Prime Minister Dean Barrow in his address at the opening ceremony of the 27th Inter-sessional Meeting of the Conference of Heads of Government CARICOM also spoke of the failure of the world economy to recover from the shock of a financial crisis that has had negative effects worldwide including on CARICOM member states. The topic was touched as the P.M discussed the drop in oil prices that has negatively affected our country and other countries who enjoyed the privileges of the PetroCaribe fund.


deanHonorable Dean Barrow – Prime Minister of Belize


“This would be a welcome offset to the continued volatility in our commodities sector. The global oil price rout has, in particular, been a double-edged sword for a couple of us. So we salute the recent petroleum discoveries in Guyana and look forward to that country being able to exploit those resources on its own terms; and we welcome the benefit to consumers that cheaper fuel has meant. But at the same time we regret the effect that both the contraction of production and the precipitate price drop have had here in Belize. And we note the even stronger detriment of the latter on public sector revenues in Trinidad and Tobago.  As well, the oil conundrum has severely constrained the flow of

resources to those of us that participate in the PetroCaribe arrangements. This is, of course, in consequence of the havoc done to Venezuela, the source of our erstwhile bounty.  To compound matters, it is clear that the oil price phenomenon is symptomatic of the more generalized weakening, to which I earlier alluded, in commodities markets. This worsens the crisis situation in public finances in certain parts of the Eurozone, so that altogether there appears to be a distinct possibility of the world economy sliding back into recession. The consequences that would entail for our region are both obvious and frightening.”


With so many problems facing CARICOM Countries, Prime Minister Barrow also sent out a very strong and important message to heads of Government of CARICOM member states, stating that in order to move forward and resolve issues affecting the region they must all join together and take a more proactive approach when handling difficult circumstances.

 

Honorable Dean Barrow – Prime Minister of Belize


“The modalities and logistics will take some working out but clearly are not beyond our skills.  Colleague Heads, Ladies and Gentlemen: I am trying to reiterate what we know only too well. The reality that forces us to acknowledge the limitations of individual smallness, is the same reality that obliges us to size-up both in terms of collective thinking and collective action. A precondition to this, though, is that we talk less and do more. If there is a perceived mismatch between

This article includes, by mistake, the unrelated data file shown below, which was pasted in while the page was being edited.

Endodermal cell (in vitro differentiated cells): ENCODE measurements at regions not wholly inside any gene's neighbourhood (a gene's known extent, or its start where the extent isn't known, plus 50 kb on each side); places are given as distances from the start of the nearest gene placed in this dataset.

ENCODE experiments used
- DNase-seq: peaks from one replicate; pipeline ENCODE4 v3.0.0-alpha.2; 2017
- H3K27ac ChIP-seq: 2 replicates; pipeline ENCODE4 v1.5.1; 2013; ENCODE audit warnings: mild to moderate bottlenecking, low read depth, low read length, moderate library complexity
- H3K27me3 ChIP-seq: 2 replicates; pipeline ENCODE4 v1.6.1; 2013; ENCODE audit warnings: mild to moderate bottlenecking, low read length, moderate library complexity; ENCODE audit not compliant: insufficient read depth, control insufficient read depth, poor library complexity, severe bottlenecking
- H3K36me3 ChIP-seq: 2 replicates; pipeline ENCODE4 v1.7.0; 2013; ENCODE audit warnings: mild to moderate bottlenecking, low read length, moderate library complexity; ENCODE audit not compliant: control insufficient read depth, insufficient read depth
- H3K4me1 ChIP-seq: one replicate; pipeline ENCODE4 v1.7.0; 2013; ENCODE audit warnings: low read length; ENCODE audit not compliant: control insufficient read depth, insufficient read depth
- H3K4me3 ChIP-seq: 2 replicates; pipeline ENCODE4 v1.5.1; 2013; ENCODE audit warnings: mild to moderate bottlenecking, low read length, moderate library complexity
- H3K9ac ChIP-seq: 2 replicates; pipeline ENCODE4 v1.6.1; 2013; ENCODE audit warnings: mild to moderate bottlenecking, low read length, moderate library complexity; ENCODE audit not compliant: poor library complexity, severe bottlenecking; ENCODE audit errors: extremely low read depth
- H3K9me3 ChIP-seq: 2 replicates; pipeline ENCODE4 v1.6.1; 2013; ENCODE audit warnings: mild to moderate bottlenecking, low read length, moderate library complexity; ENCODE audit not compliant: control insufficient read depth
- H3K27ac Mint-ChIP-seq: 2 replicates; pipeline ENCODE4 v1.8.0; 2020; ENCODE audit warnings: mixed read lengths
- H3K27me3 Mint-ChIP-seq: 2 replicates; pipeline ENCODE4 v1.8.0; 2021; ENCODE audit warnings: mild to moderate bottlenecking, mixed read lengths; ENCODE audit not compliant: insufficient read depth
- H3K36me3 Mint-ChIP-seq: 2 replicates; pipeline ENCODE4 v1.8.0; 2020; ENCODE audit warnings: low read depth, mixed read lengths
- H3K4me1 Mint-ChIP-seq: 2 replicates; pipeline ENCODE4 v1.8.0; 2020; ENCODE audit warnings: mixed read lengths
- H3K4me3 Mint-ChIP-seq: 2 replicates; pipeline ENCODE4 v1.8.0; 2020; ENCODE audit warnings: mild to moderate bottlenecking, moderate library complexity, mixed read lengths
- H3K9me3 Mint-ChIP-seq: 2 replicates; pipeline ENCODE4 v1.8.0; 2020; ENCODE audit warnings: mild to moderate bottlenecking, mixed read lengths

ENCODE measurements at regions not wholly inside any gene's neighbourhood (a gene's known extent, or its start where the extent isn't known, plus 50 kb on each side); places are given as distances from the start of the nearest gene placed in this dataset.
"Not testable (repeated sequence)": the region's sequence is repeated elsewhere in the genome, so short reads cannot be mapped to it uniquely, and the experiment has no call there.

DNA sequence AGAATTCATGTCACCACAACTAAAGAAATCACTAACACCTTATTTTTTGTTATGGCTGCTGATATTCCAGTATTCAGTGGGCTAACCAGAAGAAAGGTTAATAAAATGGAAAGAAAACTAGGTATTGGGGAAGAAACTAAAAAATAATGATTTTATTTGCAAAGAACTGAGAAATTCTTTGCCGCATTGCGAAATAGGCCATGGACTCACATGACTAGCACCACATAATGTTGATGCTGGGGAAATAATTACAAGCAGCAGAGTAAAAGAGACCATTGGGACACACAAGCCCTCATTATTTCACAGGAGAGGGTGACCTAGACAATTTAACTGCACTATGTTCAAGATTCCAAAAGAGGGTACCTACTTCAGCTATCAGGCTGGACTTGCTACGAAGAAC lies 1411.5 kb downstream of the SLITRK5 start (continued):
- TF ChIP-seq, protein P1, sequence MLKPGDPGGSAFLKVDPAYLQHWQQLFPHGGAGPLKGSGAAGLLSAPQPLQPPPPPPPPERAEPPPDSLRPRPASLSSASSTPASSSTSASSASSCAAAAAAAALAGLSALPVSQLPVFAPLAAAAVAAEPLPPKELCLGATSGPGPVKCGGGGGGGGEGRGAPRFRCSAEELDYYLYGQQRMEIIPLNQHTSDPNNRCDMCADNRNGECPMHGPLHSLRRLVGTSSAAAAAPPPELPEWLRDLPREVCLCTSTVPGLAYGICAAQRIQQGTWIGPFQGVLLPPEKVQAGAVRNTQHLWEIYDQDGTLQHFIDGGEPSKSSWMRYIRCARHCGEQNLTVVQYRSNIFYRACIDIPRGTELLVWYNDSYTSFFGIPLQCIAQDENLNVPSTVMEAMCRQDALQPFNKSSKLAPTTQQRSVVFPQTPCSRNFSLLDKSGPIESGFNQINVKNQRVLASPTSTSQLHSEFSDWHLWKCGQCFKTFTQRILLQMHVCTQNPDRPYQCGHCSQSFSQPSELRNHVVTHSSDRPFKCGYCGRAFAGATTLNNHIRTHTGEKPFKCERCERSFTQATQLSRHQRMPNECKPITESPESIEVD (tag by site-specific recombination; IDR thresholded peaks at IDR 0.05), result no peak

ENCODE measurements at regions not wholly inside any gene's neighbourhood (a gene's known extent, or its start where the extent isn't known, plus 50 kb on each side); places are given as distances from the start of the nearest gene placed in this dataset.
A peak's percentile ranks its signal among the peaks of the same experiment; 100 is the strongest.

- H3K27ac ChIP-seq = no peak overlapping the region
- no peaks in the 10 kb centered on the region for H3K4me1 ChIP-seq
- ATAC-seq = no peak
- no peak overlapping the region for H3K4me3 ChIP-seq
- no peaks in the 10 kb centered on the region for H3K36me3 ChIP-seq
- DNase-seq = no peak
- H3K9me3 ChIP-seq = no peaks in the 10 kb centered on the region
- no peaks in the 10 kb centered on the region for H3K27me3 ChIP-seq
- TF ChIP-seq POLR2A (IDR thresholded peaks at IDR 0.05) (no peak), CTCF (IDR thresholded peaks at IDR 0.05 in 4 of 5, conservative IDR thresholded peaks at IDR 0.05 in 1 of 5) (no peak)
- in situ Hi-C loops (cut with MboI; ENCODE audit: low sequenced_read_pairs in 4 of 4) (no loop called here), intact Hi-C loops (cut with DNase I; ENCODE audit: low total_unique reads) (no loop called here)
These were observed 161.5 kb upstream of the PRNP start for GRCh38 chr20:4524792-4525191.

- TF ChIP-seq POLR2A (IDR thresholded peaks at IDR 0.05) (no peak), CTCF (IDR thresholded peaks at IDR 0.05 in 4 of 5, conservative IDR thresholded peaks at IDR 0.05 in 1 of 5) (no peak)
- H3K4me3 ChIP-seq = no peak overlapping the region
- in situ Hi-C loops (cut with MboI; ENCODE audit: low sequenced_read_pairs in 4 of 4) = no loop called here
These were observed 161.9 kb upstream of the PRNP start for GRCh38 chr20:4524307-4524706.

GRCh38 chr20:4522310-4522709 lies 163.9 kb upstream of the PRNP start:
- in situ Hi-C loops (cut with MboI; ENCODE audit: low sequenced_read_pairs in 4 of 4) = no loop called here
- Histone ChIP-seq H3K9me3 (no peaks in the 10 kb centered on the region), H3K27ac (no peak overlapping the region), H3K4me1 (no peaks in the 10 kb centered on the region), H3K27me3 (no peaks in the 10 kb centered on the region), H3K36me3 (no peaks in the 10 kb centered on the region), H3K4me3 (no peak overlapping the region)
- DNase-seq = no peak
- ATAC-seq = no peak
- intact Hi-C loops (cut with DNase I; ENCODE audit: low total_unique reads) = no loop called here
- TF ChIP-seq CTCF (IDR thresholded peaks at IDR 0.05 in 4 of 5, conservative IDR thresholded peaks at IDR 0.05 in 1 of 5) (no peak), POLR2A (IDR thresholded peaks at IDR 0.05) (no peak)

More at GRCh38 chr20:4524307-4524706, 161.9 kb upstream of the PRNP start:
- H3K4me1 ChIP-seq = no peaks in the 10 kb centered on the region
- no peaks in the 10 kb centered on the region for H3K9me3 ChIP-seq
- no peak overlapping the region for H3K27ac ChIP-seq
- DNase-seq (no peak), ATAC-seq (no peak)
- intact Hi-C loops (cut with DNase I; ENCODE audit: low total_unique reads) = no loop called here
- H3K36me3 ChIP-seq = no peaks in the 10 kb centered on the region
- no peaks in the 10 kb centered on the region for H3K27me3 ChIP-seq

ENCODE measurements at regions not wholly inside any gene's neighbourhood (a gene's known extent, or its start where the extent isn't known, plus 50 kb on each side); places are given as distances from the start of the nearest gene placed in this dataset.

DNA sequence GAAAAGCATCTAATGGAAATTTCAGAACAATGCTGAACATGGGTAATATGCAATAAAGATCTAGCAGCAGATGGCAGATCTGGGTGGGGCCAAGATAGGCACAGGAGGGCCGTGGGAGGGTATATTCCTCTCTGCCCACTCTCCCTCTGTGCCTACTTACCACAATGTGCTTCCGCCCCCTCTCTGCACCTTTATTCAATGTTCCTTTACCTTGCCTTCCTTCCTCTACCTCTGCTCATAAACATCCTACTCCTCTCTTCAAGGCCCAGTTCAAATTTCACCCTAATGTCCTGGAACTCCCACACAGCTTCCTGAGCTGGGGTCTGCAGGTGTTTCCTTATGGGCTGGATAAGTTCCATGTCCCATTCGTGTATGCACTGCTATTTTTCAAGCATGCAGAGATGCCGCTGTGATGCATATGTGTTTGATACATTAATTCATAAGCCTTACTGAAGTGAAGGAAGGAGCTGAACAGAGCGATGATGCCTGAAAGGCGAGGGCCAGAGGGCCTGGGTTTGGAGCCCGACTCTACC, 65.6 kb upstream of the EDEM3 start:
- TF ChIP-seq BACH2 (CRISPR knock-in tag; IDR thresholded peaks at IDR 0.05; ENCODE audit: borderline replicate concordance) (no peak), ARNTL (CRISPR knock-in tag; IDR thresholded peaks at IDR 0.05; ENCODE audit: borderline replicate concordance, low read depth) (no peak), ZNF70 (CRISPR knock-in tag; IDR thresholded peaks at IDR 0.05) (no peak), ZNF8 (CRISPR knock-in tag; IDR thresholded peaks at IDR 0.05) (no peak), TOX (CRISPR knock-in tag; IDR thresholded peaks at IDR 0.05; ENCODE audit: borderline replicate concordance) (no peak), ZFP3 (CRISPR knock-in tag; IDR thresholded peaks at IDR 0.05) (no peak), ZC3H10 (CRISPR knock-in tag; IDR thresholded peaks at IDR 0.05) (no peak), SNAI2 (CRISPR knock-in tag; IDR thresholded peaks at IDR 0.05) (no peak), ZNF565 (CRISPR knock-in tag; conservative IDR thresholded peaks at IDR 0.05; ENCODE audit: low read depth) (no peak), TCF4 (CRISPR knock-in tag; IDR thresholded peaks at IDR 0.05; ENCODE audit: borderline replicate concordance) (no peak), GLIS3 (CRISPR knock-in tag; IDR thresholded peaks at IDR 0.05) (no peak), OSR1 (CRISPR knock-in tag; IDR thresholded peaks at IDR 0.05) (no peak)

CARICOM rhetoric and CARICOM achievement, we need to tone down the rhetoric and step up the achievement. It may mean a lessening of grandiose goals. It may mean long-haul, quotidian grind to achieve incremental accomplishments. Drudgery in the garret rather than flash-in-the-pan brilliance. But the times do seem to require this sort of workmanlike focus to wring from difficult circumstances the kinds of realizable, measurable objectives our people deserve. And on the back of sustained slogging there is quite a bit we can do for ourselves even with respect to those generally recessionary global economic conditions about which I spoke earlier. But I repeat: stock taking now for purposes of a reset requires a

hard-headed assessment of where we are, where we need to go and how we get there. We need to settle on achievable goals for the immediate and medium term, and specify and take the necessary steps for realization on a time- and-action basis. In the process we may recognize, for example, that there is need for a workaround of the unbridgeable gap between our aspirations for a perfect single market and economy, and individual circumstance and sovereignty constraints. The nimbleness and flexibility that must be deployed to adjust to the changing world circumstances, may themselves

militate against the centralized management mechanism that a full CARICOM single economy posits. So that to be driven back to a reliance on the less lofty but more practical virtues of functional cooperation, may be no bad thing.”


CARICOM Heads began the session of the 27th Inter-sessional Meeting today, 16 February, and ends tomorrow, 17 February.

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